Old men playing chess in a park.  So picturesque.

Our view for lunch

It began to rain after lunch, I was fading fast and we didn't have much else to see, so we decided to call it quits and head back to the hotel.  While it wasn't quite the day we had planned, I don't think that Berat can be scratched off a to-see list.  it's white houses and mountain scenery were beautiful and it was a good glimpse into life outside the city.  It would probably be best as somewhere to stop for lunch on the way to another place, though, as there isn't a ton to see or do. 

After a long nap in the car, I was feeling pretty much back to normal by the time we arrived back in Tirana.  Since it was earlier than we expected, we had more time to do some sight seeing in Tirana.  Another guest at the hotel had recommended the Bunk Art exhibit in town.  There are thousands of bunkers throughout Albania and two of them have been renovated into a museum to tell the history of the Albanian Ministry of Internal Affairs and the Sigurimi (like the Stassi).  If there's one thing we learned, it was that you did not want to mess with Enver Hoxha and his regime. 










As we were heading back to the hotel, we were crossing Mother Theresa Square and found a huge political rally going on.  We couldn't understand what they were saying, but we gathered it was the liberal, young people's party.  Considering Tirana wasn't a huge city, we were shocked at how many people were there!








As far as traveling with a baby goes, Finn did great on this leg of the trip!! I was nervous about his first flight, but he nursed through the take off and slept through the landing.  He still hasn't fallen in love with riding in the car seat, but we get glimpses of progress occasionally that make me hopeful that one day we'll do a whole drive where he doesn't cry.  Inshallah. He's had a few nights where he's struggled to fall asleep, but he's also had a few nights where he slept better than average.  Luckily, he enjoys riding in his stroller and is pretty easy going unless he's tired. We've learned that getting back to the hotel after dinner is best, which works out well because it gives Mike a few hours to work on his thesis before bed and me time to blog.  The hardest part about traveling with a baby in Europe is the cobble stone streets and many staircases that lead into everything.  We have carried the stroller up countless stairs and are a little worried it may need new tires after a summer traveling around Europe, but we are always grateful to have it because Finn loves hanging out in it so much.  Overall, traveling with him really isn't that much more difficult than normal travel, it just takes a little more planning.

I didn't know what to expect from Albania, but it is a beautiful country.  It still has a ways to go in terms of development, but we were impressed by the cities, their amenities and people's ability to speak English.  We were able to see so many similarities between Albanian and Turkish culture, which is always a fun discovery.  I would say we were both pleasantly surprised with Albania and enjoyed the first leg of our trip!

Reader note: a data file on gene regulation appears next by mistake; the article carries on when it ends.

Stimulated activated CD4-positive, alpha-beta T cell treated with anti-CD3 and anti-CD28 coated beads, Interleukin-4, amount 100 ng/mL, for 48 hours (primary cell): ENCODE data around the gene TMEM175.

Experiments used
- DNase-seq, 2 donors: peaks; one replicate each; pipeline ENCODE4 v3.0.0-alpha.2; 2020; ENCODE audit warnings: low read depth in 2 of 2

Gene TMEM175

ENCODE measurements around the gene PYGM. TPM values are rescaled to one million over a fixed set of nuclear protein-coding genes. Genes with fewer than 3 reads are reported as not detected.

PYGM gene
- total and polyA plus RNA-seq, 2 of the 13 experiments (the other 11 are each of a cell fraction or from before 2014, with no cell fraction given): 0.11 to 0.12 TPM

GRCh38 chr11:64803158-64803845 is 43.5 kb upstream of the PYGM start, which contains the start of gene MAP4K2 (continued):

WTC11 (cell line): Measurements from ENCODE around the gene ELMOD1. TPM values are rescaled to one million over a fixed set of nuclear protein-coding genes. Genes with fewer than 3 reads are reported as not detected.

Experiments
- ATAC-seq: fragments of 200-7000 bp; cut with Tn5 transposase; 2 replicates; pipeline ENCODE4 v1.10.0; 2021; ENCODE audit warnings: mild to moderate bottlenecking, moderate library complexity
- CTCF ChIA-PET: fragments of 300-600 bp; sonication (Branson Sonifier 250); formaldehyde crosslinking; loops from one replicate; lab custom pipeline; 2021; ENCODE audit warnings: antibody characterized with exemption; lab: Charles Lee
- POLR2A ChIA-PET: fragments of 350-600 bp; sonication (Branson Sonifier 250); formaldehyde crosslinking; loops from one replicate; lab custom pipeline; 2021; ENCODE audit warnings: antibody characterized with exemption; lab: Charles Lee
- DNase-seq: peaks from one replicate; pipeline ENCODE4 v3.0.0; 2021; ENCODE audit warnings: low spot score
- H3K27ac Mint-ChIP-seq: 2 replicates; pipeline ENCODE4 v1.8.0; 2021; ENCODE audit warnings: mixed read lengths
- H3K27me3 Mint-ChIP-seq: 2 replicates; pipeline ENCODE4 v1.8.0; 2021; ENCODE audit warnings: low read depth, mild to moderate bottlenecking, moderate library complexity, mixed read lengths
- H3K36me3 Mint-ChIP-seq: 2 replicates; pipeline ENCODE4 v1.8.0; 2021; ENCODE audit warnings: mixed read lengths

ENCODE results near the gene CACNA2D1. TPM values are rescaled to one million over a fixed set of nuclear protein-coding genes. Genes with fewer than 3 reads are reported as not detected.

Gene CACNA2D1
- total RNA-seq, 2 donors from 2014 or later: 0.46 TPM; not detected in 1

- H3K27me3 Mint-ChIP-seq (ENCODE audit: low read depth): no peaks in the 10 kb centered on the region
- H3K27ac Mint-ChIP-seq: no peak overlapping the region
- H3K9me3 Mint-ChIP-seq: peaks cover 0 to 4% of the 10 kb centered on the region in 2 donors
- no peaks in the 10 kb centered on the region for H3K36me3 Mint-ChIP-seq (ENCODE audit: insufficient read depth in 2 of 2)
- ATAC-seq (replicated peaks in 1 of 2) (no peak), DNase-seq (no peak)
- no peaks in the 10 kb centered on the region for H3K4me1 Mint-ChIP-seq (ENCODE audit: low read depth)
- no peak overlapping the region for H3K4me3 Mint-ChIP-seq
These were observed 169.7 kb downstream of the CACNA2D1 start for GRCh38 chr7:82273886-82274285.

Macedonia is next on the itinerary! 

Sunday, June 18, 2017

Mike as a Father

"Babies are gross," Mike said sarcastically.  I laughed and replied with "You're gross!"

This little banter went on for our entire time dating and the first year of our marriage, even though both of us knew we'd one day (hopefully) welcome a baby into our family, even though neither of us had been around babies for a significant amount of time, if ever.   Fast forward to April 12th, 2017 and the day that my water broke and we both knew that, regardless of how we felt about babies, ours was about to make his appearance soon (not as soon as we would have liked, but that's a different story).

I'm not sure what Mike expected when it came to love and children, but if there is anyone who loves his son, it's Mike.  From the minute Mike cut the umbilical cord, Finn had him wrapped around his finger.  Mike loves to walk around with Finn in the Ergo strapped to his chest and could spend hours playing with him on the floor or on the chouch.  It has been a blast watching him take on the role of "Dad" and I'm sure the fun has just begun.

 







They say that you fall in love with your spouse even more when you see them as a parent and I completely agree.  I cried the first time Mike held Finn and there are moments with the two of them that take my breath away every day.

My favorite picture of my favorite guys

Happy Father's Day, Mike! We love you!

PS You were right. Babies ARE gross, but they're also really freaking cute, too. :D





And happy Father's Day to all of the dads and father figures out there.  We wouldn't be the people we are without you.